A recent English case illustrates important principles concerning the scope of protection available for registered industrial designs.

The Facts

Dyson Ltd. was the first manufacturer to introduce two-stage cyclone dust-separation technology for vacuum cleaners as an alternative to the use of porous bags. Initially an upright cleaner was introduced to the marketplace and then a cylinder cleaner. The design of the cylinder cleaner vacuum is regarded as a classic design. It has received numerous accolades and awards as a result of its novel and striking appearance. It has also been exhibited in a number of museums.

An industrial design registration was obtained relating to the cylinder cleaner. The registration provides that the features of the design for which novelty was claimed reside in the shape and the configuration applied to the article as shown in the application. A representative photograph of the side view of the vacuum is reproduced below:  

Figure 1: Side view of Dyson Ltd. cylinder cleaner

The defendant launched a multi-stage cyclone vacuum cleaner.  

The Design

A design means features of shape configuration, pattern or ornament applied to an article by any industrial process being features which in the finished article appeal to and are judged by the eye.

Under the legislation in the United Kingdom, the owner of a registered design has the exclusive right to make articles incorporating that design for a fixed period of time. The scope of protection conferred by a design includes any design which does not produce on the informed user a different overall impression. In assessing the scope of protection, the degree of freedom of the designer in developing the design is taken into consideration.

The Informed User

The Trial Judge referred to the concept of an informed user as implying that the person concerned uses the product to which the design has been applied. The use of the word “informed” suggests that without being a designer or technical expert, the user knows the various designs which exist in the relevant sector of the marketplace and possesses some knowledge with regard to the features of the designs and as a result of the potential interest in the products shows a relatively high degree of attention when the products are used. In this case, it was found that the informed user was a knowledgeable user of domestic vacuum cleaners.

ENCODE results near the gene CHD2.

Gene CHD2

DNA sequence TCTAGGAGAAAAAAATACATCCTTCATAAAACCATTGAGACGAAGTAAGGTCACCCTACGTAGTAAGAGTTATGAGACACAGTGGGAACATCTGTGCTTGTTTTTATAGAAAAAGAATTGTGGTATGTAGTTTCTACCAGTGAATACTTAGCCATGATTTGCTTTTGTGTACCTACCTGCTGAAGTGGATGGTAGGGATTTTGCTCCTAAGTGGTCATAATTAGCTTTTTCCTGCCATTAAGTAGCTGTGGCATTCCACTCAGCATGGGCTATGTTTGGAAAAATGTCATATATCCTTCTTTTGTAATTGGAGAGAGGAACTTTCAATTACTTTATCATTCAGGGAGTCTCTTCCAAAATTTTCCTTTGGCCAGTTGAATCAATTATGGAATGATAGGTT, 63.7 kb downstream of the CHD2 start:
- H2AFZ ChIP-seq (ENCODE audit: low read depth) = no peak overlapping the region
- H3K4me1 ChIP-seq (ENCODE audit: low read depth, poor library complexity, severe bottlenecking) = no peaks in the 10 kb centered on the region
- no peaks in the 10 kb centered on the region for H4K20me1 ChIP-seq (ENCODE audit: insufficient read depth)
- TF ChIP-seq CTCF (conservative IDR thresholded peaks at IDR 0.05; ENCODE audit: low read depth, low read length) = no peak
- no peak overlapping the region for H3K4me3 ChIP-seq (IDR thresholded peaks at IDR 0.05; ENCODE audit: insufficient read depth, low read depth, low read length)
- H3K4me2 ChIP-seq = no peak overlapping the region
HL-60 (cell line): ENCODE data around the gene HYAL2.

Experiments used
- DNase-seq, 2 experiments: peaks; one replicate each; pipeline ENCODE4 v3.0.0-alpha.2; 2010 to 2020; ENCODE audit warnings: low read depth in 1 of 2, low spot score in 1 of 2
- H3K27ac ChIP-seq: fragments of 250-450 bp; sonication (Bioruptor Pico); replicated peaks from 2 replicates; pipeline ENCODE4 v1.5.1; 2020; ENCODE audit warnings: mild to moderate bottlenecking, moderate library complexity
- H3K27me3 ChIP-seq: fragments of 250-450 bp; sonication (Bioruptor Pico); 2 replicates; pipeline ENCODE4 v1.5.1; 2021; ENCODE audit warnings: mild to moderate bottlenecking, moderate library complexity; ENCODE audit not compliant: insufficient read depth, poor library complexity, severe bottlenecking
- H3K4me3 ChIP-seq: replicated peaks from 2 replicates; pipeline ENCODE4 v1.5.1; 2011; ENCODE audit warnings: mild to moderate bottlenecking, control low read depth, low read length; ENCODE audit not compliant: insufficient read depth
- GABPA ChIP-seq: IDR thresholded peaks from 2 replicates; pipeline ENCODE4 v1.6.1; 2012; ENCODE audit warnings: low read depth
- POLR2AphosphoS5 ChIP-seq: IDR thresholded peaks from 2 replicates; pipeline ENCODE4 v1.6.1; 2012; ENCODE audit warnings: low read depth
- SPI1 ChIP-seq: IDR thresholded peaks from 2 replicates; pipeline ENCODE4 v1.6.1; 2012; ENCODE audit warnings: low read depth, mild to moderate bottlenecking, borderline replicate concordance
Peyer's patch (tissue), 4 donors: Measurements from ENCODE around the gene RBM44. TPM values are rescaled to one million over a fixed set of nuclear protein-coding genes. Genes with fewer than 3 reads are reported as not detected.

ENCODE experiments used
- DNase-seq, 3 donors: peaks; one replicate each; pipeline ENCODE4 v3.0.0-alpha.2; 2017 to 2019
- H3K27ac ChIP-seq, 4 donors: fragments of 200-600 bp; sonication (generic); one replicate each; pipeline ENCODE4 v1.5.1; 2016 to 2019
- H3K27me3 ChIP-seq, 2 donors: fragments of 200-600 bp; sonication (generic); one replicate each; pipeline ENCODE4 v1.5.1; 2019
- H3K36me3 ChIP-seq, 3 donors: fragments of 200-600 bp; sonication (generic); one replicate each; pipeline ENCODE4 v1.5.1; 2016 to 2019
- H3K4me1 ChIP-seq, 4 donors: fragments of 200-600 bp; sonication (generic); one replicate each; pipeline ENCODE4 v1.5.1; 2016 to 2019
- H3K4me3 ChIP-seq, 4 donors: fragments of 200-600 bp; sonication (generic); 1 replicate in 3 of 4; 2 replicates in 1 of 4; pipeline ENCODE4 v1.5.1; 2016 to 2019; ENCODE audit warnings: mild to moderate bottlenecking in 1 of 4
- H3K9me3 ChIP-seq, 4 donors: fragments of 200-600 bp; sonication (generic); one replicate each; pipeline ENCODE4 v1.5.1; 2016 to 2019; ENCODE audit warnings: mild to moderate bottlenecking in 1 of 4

Pre-Existing Designs

The Judge considered that an informed user would regard the plaintiff’s vacuum as a cylinder vacuum cleaner. The design was strikingly different from any pre-existing designs.

Degree of Design Freedom

The concept of design freedom relates to the extent of pre-existing designs. If a large departure can be made from prior designs this suggests significant design freedom. The more the designer’s freedom in developing a design is restricted, the more likely minor differences between the designs in issue will be sufficient to produce a different overall impression on the informed user.

The Judge did not accept that there were any significant constraints on design freedom. As a result, the plaintiff’s design was entitled to a fairly broad scope of protection because of the differences between it and pre-existing designs and because of the degree of freedom available to the designer.

The Overall Impression

The Judge observed that while it is proper to consider both similarities and differences between the respective designs, what matters is the overall impression produced on the informed user by each design having regard to pre-existing designs and the degree of freedom of the designer.

While considerable attention was directed to the specific elements making up the designs, the Judge concluded that standing back from the details and considering the overall impression created by the respective designs, the informed user would not consider the similarities as being significant and would notice the differences between the respective designs. The overall impression produced by the registered design was a vacuum that was smooth, curving and elegant. The overall impression produced by the defendant’s design was a rugged, angular industrial vacuum. As a result, the action was dismissed.


While the Canadian Industrial Design Act does not use exactly the same words in dealing with infringement of industrial designs, all of the same concepts described above can applied in a specific case.

Obtaining registration under the Act can be an important element in protecting product shape and appearance, but the protection available only goes so far.